“We have met the enemy and he is us.”
–Walt Kelly’s Pogo
Trade secret misappropriation claims often start out with tales of employees leaving for greener pastures, carrying with them a laptop or a thumb drive full of their former employer’s proprietary information. With such scenarios come challenging questions about litigation hold instructions at the new employer. But defendants and potential defendants don’t hold a monopoly on the document preservation issues related to trade secret theft. A recent Northern District of California case shows that plaintiffs must also tread carefully when it comes to the actions of their employees.
In Bradford Technologies, Inc. v. NCV Software.com, 2013 WL 4033840 (N.D. Cal.), the court awarded substantial sanctions based on the plaintiff’s mishandling of source code produced under a protective order. The behavior detailed in the court’s order is a mixture of that which defies common sense and that which is unfortunately all too common. The president of the plaintiff company, Bradford Technologies (“Bradford”), was improperly given copies of confidential source code produced by opposing counsel. In preparation for mediation, instead of providing the confidential source code materials to an expert for comparison to Bradford’s software, the president chose to perform his own code analysis. To accomplish that, he copied the defendants’ source code onto his laptop and ran a comparison program. He also asked another Bradford officer to prepare a document comparing the interface elements of the companies’ respective products.
After the defendants learned at mediation of the Bradford president’s actions, their counsel emailed Bradford’s counsel and demanded that he preserve all materials relating to the president’s code comparison. Then, a few days later, the defendants countersued, asserting trade secret misappropriation and related claims arising from the Bradford president’s handling of their source code. The next day, the court ordered that a litigation hold be put in place, and the plaintiff returned the source code discs the following week. Around the same time, the Bradford president deleted the defendants’ source code from his computer. Also, with what the court described as “suspicious” timing, the Bradford officer who had been charged with comparing the interface elements wiped his own laptop clean (he later said it was because he was leaving the company and had put materials related to his new job on the Bradford laptop). Finally, more than a month after the court’s order to put a hold in place, plaintiff’s counsel provided a litigation hold memorandum to opposing counsel, although there was no evidence that it was ever circulated internally at Bradford.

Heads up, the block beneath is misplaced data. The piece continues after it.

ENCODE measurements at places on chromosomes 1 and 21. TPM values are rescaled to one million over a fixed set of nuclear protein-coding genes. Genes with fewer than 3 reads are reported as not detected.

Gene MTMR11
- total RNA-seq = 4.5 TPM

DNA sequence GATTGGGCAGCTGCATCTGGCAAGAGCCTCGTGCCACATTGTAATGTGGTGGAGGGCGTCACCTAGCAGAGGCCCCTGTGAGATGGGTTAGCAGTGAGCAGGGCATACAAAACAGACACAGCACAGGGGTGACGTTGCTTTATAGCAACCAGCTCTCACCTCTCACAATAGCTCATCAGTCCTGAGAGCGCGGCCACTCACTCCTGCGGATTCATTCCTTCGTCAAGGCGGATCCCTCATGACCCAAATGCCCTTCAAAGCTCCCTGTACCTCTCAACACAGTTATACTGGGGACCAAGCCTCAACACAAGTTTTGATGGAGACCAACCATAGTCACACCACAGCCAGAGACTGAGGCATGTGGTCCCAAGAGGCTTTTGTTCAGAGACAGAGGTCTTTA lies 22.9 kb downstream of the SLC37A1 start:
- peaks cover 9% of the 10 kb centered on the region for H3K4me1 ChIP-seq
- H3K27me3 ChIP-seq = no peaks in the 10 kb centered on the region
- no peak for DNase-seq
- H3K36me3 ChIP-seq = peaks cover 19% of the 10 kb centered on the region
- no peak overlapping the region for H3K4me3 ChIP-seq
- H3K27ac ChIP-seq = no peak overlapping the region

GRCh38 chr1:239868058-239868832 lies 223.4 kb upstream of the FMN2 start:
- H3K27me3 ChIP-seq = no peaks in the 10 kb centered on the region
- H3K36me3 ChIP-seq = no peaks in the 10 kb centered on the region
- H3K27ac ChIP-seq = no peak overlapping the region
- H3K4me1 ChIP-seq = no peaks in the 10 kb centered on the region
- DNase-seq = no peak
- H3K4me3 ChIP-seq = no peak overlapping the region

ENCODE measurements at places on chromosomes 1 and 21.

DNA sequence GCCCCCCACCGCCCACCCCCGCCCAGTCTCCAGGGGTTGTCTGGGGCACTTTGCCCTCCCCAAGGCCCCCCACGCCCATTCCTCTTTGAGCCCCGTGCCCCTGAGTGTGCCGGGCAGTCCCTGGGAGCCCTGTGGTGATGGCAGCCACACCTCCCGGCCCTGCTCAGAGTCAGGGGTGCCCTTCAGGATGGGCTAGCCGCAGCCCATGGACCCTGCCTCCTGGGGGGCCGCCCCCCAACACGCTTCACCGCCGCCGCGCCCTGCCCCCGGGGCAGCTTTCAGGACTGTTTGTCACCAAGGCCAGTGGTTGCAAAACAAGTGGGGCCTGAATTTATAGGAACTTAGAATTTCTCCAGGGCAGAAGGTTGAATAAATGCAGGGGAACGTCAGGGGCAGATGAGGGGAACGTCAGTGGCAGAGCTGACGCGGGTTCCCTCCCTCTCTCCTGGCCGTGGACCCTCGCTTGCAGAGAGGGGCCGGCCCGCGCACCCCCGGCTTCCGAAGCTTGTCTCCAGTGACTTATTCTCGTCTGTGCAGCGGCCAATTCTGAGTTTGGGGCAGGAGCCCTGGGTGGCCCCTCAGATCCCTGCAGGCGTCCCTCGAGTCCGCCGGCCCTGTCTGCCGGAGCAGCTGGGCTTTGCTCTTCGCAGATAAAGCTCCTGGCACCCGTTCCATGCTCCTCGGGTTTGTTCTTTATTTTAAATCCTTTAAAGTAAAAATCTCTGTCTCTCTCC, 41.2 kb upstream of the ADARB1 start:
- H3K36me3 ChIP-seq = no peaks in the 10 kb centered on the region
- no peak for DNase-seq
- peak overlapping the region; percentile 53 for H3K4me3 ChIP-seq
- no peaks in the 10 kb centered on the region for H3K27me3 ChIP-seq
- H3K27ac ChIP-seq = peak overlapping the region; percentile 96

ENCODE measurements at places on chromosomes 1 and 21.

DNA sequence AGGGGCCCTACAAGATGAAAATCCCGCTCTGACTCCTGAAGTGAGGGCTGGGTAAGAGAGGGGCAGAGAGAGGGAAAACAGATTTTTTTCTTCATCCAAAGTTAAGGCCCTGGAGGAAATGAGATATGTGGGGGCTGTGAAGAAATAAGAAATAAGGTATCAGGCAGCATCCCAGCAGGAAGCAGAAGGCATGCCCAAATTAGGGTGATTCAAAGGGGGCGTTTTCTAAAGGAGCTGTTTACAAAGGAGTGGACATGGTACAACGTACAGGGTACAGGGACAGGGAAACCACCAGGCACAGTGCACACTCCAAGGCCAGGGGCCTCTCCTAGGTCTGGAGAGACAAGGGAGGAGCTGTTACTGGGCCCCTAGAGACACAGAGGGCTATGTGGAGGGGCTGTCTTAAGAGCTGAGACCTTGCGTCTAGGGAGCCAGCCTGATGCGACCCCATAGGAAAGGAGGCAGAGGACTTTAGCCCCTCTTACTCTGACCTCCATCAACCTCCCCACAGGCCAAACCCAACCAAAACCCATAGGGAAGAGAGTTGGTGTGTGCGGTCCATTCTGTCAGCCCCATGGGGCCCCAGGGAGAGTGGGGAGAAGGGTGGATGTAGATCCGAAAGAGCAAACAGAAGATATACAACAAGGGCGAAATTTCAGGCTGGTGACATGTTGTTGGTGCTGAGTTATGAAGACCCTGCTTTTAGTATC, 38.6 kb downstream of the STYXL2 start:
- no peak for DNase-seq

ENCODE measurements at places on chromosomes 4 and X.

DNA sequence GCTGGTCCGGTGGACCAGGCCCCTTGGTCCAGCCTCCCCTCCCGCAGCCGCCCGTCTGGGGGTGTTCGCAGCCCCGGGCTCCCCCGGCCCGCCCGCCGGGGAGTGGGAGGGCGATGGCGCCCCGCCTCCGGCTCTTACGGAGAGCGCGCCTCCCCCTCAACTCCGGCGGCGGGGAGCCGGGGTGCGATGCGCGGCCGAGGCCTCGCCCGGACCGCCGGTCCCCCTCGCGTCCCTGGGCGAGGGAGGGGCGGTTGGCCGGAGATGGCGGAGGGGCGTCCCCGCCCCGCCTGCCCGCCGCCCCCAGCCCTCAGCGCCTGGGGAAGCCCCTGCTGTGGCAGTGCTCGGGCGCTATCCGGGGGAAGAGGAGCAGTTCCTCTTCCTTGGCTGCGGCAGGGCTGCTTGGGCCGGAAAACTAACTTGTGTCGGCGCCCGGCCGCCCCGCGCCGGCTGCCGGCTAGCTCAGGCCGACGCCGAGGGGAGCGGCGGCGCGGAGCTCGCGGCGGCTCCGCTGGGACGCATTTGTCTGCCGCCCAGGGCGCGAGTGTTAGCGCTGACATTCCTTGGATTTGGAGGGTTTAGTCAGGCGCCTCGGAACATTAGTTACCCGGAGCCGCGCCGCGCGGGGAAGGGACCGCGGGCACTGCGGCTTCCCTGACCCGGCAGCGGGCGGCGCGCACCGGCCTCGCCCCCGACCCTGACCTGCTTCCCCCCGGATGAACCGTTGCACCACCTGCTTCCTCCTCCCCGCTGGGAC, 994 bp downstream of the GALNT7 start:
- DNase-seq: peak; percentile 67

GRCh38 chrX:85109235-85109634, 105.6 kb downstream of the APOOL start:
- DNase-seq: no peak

The court awarded nearly $100,000 in monetary sanctions for Bradford’s violations of the protective order and then ordered expedited discovery on the spoliation issue. When the defendants finally obtained the Bradford president’s laptop for forensic analysis, they stated that they were unable to fully determine what he had done with the defendants’ source code. They sought terminating or “death penalty” sanctions, and the court said it was a “close issue” but ultimately denied such sanctions for the lack of evidence of any prejudice to the defendants as a result of Bradford’s conduct. However, the court stated that it would award defendants their expenses for the expedited discovery regarding Bradford’s conduct. And, certainly worst of all, the court indicated that it might allow the Bradford president’s credibility to be impeached at trial based on the destruction of evidence.
For both plaintiffs and defendants, Bradford Technologies is an important reminder of the importance of the prompt, proper circulation of a litigation hold instruction in trade secret litigation. Of course, Bradford’s counsel never should have allowed the Bradford president to handle the defendants’ source code. But even with that bad fact, a timely and properly circulated litigation hold likely would have curtailed the costs of the misstep. Employees cannot be controlled completely, but in-house and outside counsel may reduce the potential for monetary and evidentiary sanctions (and worse) by taking proper steps to ensure that their employees know that the company’s wish is for no relevant records to be deleted or altered, regardless of location. If the evidence being held is of a sort that the company arguably shouldn’t have (such as the other party’s alleged trade secrets), there are ways to resolve the inherent Catch-22. Often, escrowing data with a third party may be the best option, or counsel may seek guidance from the court or opposing counsel. Simply put, when allegations of spoliation are a possible outcome, it is almost always better to ask for permission than for forgiveness.